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Debunking Common Sunscreen Myths

We know there is a lot of information out there in the media and on the internet about sunscreens that can be confusing. Maybe you’re not sure if you can trust the information, or maybe these are just things you’ve been hearing about sunscreen since you were a kid. Well we’re here to debunk the 5 most common sunscreen myths and provide you with the facts so that you can be informed and enjoy spending time in the sun safely!


Myth #1: What SPF means

A popular misconception is that the Sun Protection Factor (SPF) on a sunscreen bottle relates to the time you can spend exposed in the sun. Some consumers believe that a product with SPF 15 means you can stay in the sun for 15x longer than without sunscreen -- this is not true! According to the FDA, SPF is a measure of how much ultraviolet (UV) radiation is needed to produce a burn on protected skin, compared to unprotected skin. So the higher the SPF value, the more sunburn protection there is! SPF is related to the amount of sun exposure, not the time. 


Myth #2: Reapplication

Most people don’t realize that you need to reapply sunscreen even if you haven’t been sweating or gone swimming. Dermatologists from Johns Hopkins Medicine  recommend that sunscreen should be applied 15-30 mins before sun exposure, and reapplied every 2 hours!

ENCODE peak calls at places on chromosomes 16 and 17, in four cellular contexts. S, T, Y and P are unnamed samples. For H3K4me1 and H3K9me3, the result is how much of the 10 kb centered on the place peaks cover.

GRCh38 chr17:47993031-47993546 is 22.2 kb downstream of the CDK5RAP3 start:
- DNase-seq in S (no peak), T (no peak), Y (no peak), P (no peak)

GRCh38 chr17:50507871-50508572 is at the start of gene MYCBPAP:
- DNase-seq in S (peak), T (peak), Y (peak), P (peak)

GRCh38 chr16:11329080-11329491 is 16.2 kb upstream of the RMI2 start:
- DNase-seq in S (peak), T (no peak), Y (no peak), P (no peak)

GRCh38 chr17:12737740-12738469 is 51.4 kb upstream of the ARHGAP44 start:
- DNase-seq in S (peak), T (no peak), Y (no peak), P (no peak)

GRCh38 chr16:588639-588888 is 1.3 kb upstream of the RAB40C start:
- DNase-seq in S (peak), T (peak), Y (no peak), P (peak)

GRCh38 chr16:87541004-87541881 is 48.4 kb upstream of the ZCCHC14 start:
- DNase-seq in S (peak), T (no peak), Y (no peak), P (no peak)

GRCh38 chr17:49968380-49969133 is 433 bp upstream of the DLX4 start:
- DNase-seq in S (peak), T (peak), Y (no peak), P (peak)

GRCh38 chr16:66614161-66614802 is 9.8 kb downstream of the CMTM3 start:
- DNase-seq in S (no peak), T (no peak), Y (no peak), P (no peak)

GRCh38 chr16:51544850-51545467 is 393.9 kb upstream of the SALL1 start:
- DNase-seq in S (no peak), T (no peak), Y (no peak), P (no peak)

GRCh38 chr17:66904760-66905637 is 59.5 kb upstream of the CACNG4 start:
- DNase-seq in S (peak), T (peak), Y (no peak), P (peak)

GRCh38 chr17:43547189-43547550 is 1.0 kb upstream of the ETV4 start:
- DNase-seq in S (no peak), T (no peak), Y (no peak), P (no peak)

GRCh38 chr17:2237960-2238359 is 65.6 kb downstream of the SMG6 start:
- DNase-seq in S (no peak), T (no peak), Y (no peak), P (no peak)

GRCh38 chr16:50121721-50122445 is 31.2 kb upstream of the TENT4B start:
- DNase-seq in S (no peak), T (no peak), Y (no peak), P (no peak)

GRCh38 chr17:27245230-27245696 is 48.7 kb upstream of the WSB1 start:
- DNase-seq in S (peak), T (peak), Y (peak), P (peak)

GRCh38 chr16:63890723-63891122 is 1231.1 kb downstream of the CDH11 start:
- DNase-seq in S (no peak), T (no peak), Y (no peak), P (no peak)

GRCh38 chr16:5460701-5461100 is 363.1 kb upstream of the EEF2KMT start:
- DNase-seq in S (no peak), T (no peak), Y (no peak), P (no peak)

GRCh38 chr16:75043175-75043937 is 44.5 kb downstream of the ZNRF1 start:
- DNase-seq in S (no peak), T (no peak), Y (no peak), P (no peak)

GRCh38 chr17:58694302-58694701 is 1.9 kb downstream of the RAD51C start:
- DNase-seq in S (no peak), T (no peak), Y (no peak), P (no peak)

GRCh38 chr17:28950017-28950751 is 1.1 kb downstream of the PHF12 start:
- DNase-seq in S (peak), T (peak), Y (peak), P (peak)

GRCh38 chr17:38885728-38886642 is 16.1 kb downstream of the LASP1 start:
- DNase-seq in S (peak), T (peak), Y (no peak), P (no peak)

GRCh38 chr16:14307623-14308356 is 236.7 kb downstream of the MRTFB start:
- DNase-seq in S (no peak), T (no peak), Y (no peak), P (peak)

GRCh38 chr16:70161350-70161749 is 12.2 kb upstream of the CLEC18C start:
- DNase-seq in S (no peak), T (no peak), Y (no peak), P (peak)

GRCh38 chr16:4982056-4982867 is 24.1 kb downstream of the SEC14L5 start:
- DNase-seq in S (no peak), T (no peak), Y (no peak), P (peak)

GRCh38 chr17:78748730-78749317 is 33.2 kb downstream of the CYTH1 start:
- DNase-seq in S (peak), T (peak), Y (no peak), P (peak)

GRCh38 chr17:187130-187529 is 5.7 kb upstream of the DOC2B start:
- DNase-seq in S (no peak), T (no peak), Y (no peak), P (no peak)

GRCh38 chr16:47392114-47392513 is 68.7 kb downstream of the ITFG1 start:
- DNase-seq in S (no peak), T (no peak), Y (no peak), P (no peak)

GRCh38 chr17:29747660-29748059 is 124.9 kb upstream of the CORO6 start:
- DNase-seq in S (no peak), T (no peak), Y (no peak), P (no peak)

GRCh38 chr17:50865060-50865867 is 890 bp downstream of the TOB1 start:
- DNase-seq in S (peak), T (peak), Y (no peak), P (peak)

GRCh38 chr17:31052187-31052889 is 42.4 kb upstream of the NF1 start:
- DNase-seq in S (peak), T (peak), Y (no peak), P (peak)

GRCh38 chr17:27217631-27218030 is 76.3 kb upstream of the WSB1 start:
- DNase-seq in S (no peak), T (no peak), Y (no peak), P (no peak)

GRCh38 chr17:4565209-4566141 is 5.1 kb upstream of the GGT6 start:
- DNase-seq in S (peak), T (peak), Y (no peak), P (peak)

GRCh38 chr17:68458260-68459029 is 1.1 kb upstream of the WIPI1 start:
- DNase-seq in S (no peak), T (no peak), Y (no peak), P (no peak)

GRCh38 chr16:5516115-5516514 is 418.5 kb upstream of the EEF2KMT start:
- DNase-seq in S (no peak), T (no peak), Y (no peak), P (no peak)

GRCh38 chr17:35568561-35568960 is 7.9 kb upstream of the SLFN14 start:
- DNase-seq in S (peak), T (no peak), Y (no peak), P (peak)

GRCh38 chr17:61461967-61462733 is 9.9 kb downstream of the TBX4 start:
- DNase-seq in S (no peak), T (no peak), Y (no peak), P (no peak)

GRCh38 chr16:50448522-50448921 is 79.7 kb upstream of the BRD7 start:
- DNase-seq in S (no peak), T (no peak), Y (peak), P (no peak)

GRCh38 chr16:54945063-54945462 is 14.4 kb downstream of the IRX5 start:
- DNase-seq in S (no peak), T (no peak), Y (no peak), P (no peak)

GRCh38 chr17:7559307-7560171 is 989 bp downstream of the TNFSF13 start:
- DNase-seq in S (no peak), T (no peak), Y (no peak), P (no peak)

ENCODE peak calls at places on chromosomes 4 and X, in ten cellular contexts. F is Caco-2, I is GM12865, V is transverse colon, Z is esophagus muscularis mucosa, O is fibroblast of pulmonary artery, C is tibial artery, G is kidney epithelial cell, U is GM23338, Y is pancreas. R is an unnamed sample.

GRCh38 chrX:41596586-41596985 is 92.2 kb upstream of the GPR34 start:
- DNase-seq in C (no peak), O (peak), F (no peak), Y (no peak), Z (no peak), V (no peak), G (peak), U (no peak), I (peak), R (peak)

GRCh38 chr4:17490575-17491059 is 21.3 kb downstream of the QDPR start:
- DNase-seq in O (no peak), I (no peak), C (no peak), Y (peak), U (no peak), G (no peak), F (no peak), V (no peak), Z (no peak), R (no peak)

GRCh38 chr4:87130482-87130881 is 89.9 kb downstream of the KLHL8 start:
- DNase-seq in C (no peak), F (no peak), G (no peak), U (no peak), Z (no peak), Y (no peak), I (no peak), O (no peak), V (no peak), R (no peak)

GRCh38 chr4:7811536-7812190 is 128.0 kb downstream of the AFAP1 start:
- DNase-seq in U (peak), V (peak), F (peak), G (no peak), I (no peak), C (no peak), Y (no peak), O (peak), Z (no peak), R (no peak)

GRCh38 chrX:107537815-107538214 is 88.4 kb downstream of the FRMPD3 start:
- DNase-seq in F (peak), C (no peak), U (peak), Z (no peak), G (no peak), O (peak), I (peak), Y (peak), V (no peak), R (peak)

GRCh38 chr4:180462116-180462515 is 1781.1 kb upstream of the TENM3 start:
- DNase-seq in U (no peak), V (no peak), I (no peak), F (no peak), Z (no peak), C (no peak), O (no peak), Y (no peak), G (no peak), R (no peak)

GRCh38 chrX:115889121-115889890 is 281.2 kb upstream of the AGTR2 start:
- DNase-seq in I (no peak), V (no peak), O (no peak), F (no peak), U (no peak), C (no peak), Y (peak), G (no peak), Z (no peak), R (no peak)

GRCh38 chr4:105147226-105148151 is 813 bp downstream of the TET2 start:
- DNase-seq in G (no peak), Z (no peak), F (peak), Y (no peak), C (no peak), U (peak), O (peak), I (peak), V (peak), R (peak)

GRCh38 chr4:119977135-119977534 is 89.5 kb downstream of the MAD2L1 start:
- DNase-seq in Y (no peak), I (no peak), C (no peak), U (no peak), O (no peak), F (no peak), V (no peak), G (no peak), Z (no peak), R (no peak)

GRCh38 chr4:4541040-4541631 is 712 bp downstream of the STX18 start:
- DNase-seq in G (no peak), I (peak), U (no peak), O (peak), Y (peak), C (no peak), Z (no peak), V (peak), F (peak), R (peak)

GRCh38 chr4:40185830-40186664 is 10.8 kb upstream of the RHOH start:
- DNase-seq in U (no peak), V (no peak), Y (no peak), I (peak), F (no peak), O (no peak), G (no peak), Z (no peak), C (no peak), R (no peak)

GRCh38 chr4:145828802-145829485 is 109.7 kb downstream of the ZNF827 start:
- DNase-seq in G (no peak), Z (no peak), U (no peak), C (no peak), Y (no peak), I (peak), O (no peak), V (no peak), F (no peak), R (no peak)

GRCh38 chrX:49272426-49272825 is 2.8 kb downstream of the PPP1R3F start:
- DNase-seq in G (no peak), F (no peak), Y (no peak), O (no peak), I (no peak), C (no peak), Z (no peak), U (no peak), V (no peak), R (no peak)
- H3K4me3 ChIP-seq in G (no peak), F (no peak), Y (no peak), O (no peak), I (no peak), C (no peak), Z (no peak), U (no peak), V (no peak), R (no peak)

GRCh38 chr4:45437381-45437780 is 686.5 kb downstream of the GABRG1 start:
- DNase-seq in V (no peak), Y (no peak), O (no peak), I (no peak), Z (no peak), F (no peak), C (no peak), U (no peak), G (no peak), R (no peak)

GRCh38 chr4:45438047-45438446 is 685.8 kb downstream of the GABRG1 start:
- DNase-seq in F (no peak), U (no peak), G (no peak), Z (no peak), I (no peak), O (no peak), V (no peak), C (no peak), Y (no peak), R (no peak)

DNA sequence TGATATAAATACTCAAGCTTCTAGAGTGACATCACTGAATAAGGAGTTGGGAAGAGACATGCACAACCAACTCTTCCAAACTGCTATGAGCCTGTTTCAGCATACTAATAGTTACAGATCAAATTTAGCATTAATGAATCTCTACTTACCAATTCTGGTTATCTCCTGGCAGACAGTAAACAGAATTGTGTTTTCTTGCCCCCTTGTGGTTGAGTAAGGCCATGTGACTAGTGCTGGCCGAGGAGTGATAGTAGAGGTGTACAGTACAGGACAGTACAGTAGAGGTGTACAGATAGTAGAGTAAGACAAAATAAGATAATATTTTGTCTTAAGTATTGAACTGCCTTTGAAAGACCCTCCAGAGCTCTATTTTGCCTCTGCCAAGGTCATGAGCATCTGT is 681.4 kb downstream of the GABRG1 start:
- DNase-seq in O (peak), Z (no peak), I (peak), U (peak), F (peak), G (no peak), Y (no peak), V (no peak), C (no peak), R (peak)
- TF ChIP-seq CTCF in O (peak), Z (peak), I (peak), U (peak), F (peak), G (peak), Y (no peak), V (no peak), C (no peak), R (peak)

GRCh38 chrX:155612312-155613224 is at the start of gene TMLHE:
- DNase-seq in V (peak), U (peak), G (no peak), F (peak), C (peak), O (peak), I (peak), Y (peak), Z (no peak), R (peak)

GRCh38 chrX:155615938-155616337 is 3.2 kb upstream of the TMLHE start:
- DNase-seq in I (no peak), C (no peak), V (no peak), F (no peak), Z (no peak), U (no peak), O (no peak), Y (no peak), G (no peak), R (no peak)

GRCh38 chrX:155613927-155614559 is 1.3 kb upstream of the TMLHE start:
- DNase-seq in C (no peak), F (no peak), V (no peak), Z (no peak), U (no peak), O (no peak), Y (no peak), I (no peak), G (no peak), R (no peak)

Myth #3: You don’t need to wear sunscreen if it’s cloudy outside

Sun damage is caused by UV radiation from the sun, not temperature. UV radiation can penetrate through clouds and may even be more intense due to reflections off the clouds. An overcast day in the summer can have similar UV levels to a warm, sunny day. 


Myth #4: People with darker skin tones don’t need to use sunscreen

This is false because skin cancer can affect anyone, and the leading risk factor for skin cancer is exposure to the sun’s UV rays. According to dermatologist Dr. Jenna Lester from UCSF, melanomas are the most dangerous form of skin cancer. They are less common among people of colour, but they have a much lower survival rate. This is due to the fact that the melanomas are more likely to be detected at a later stage when it's much harder to treat. 


Myth #5: If you tan and don’t get sunburns, you don’t need to wear sunscreen

This is a myth because a tan indicates that your skin cells are under trauma from exposure to UV radiation. According to Cancer Council Australia, the skin darkens as a way of protecting itself from damage by UV radiation. Even if you tan easily, you're still at risk of skin cancer and should use sun protection when outdoors. 

 

Have you ever fallen for one of these myths? 

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